Geese inhumanely slaughtered at Rowan Memorial Park
SALISBURY — At least 30 domestic geese were apparently slaughtered, either by shooting or by clubbing them to death, over recent days at Rowan Memorial Park.
Volunteers with Carolina Waterfowl Rescue in Indian Trail retrieved the final three birds that made the cemetery’s lake their home early Thursday evening.
“We found plenty of shotgun shells,” said Angela Santaniello, a volunteer with Carolina Waterfowl.
The volunteers employed kayaks in the water and had other people on the bank to help secure the final two birds — a duck and an Emden goose.
Blood was splattered on the goose.
Most of the birds killed, in what’s thought to be a management company-sanctioned removal, were domestic, non-flighted geese — essentially farm animals.
Santaniello said the killings were an inhumane way to remove the birds, many of which had been on the site for years and were regularly fed by visitors to the cemetery.
“We would have gladly removed them for a fee or donation,” she said.
Local employees on site were as equally upset, but they could not comment. The lake still had a population of 26 birds when employees left Wednesday night, but all of the geese and ducks except those few traumatized birds rescued Thursday were gone when the employees arrived to work at 8 Thursday morning.
“We want to make it clear the employees at Rowan Memorial Park had nothing to do with this,” a Facebook post by Cabarrus Trap-Neuter-Return said Thursday. “It was a property management firm.”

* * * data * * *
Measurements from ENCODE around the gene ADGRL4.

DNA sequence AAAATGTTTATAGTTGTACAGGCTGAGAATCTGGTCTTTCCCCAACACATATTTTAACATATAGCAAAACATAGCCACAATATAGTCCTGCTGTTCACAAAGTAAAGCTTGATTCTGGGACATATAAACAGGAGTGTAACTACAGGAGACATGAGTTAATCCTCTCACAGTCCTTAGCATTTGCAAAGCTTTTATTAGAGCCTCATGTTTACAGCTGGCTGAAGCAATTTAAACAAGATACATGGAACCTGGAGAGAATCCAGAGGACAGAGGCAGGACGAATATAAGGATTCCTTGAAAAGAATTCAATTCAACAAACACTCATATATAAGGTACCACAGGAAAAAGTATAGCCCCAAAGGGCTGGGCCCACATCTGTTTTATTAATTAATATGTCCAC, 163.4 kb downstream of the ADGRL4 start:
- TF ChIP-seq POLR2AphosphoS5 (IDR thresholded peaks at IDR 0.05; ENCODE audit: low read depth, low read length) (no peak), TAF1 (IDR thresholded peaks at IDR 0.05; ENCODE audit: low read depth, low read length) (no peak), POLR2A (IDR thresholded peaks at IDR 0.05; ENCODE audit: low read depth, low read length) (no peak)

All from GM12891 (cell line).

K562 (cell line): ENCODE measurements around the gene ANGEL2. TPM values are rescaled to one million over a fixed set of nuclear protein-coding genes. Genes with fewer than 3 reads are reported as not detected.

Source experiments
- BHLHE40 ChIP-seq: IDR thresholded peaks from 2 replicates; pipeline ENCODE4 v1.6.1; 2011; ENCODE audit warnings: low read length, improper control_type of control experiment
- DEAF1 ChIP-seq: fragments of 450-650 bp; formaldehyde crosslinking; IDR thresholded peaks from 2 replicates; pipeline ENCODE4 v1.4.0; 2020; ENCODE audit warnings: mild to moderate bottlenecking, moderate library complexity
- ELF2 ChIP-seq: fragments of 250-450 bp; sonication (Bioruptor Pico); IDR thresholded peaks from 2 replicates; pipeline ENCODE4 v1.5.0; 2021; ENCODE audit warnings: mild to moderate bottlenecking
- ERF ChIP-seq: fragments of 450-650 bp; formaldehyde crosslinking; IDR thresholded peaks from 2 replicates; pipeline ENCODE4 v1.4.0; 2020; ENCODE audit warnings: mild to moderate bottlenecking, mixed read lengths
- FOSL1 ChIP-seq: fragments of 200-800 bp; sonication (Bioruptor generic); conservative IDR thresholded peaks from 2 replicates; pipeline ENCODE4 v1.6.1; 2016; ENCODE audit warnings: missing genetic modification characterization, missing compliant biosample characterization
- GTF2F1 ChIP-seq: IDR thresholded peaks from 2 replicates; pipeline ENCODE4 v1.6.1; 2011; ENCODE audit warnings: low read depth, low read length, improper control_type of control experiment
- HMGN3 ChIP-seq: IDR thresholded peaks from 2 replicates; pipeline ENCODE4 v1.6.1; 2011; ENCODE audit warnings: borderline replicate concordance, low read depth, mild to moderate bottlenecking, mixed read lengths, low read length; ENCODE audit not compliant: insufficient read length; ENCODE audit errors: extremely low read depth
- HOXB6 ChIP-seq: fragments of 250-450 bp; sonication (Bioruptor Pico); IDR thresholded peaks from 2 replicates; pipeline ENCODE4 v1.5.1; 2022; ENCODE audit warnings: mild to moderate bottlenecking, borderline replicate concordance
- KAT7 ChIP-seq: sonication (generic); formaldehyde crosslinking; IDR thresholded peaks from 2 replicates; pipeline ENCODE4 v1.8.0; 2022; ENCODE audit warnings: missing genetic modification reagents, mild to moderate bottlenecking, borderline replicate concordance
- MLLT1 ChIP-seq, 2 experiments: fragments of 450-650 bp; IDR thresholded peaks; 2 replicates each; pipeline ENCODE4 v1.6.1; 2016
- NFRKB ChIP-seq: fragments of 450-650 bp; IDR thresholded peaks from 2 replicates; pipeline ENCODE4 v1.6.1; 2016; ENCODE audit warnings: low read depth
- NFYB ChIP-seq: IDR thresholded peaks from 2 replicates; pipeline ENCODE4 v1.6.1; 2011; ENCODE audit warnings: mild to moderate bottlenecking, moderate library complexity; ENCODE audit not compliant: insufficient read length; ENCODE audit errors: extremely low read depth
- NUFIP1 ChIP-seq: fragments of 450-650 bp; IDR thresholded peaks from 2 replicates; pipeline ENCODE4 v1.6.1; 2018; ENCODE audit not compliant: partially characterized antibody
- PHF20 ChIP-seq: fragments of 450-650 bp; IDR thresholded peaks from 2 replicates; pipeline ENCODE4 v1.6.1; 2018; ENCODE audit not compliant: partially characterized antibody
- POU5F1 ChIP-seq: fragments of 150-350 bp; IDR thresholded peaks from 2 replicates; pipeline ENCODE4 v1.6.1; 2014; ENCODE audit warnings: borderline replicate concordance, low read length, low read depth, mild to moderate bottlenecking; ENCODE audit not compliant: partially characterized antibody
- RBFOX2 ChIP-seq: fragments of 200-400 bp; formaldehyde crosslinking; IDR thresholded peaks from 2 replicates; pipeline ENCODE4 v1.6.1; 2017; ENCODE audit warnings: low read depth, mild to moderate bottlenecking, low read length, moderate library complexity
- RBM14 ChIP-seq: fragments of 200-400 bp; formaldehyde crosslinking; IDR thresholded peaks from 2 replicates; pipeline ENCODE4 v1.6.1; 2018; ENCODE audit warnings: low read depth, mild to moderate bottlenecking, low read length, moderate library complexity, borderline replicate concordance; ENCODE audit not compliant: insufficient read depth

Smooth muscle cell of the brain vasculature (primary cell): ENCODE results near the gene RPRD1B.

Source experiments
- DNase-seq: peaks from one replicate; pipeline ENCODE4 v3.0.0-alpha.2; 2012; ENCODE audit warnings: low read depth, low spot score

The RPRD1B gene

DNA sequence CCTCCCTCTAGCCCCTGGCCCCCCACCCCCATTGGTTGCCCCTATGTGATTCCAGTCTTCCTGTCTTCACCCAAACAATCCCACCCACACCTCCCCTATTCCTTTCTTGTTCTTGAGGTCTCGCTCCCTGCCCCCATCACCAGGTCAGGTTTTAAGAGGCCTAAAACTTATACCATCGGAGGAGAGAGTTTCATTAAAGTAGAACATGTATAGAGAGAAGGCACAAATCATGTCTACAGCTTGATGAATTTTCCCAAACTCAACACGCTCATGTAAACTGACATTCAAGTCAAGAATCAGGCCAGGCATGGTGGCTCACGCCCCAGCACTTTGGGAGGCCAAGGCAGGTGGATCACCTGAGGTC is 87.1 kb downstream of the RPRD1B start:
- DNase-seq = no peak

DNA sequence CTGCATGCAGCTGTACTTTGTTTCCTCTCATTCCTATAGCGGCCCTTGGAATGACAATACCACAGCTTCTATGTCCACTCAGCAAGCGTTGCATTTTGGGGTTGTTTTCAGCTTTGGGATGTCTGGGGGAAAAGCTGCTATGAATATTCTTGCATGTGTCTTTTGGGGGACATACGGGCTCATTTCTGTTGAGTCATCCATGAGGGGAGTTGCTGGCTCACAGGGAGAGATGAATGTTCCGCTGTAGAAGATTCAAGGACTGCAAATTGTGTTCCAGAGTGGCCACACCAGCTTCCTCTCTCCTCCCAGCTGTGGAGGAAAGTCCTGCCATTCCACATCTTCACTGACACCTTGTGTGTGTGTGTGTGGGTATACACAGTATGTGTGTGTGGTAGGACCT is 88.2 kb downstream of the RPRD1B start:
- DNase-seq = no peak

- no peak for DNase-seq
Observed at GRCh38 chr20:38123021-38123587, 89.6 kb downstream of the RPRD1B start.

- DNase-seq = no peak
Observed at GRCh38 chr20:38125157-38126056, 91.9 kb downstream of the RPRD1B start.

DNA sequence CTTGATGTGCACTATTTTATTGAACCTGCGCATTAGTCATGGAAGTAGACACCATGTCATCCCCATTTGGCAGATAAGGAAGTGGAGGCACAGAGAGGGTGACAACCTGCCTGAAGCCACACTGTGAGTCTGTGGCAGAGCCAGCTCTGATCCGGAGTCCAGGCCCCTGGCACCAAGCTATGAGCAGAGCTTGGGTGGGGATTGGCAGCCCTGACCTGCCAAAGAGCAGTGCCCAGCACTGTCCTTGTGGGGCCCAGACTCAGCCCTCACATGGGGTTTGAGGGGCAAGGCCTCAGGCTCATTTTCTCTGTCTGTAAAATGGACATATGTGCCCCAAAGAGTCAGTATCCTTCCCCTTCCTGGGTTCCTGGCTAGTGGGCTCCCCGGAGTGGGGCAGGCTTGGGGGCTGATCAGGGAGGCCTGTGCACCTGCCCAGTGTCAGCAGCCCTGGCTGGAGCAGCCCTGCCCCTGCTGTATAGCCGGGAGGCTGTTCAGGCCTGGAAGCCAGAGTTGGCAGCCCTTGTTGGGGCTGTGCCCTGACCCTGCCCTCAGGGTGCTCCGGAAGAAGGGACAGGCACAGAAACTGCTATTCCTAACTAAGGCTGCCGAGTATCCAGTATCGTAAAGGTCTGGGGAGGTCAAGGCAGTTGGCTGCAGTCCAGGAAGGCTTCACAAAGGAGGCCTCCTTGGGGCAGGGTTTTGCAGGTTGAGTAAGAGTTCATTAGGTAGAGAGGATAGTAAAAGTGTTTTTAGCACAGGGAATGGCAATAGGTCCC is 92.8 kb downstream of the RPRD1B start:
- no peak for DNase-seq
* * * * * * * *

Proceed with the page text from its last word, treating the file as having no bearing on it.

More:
StoneMor Partners of Levittown, Pa., is the parent company. It owns 277 cemeteries and 90 funeral homes in 28 states and Puerto Rico.
Those on the scene early Thursday evening said it was apparent the large number of geese removed overnight Wednesday had been clubbed to death. There was evidence of boats going into the water, they said.
The “removal” of the birds apparently started early Sunday afternoon with the shooting of at least five birds, according to a visitor.
Capt. John Sifford of the Rowan Sheriff’s Office said a deputy responded to Rowan Memorial Park about 1 p.m. Sunday after a 911 call reported that someone in a green pickup was shooting ducks at the cemetery.
The Sheriff’s Office report said, however, the deputy and a cemetery employee could not locate the pickup or any injured ducks after their investigation of the site.
On Monday, a caller told the Sheriff’s Office she had owned one of the ducks shot on Sunday, but she was going to take care of it, Sifford added.
Carolina Waterfowl also said someone had been shooting the birds in broad daylight.
“The shooters shot across the lake scaring the domestic geese and ducks toward a high bank,” Carolina Waterfowl posted. “When trying to escape the bullets by jumping up and struggling to get out of the water, they were shot against the high bank.”
People visiting the cemetery at the time yelled at the shooters they were going to call the police and they were scared off, Carolina Waterfowl reported.
“This is a cemetery where people walk,” Santaniello said.
Barbara Gibson of Faith was at the cemetery’s lake Thursday evening, but none of the two geese captured was her “Jack-Jack,” a goose she brought to the lake nine months ago and continued to visit regularly.
Jack-Jack would eat corn out of her hand, she said.
“We knew these people were coming today,” she lamented about the team, which must have gotten rid of the birds overnight.
One of the geese rescued was found along a road. It was scared, as were the other two still in the water, Santaniello said.
She said Carolina Waterfowl once removed 75 domestic geese from a site and found new homes for them.
Santaniello said one of the geese rescued Thursday had been shot and she expressed concern about the suffering it must have gone through in the recent 20-degree temperatures.
Contact Mark Wineka at 704-797-4263.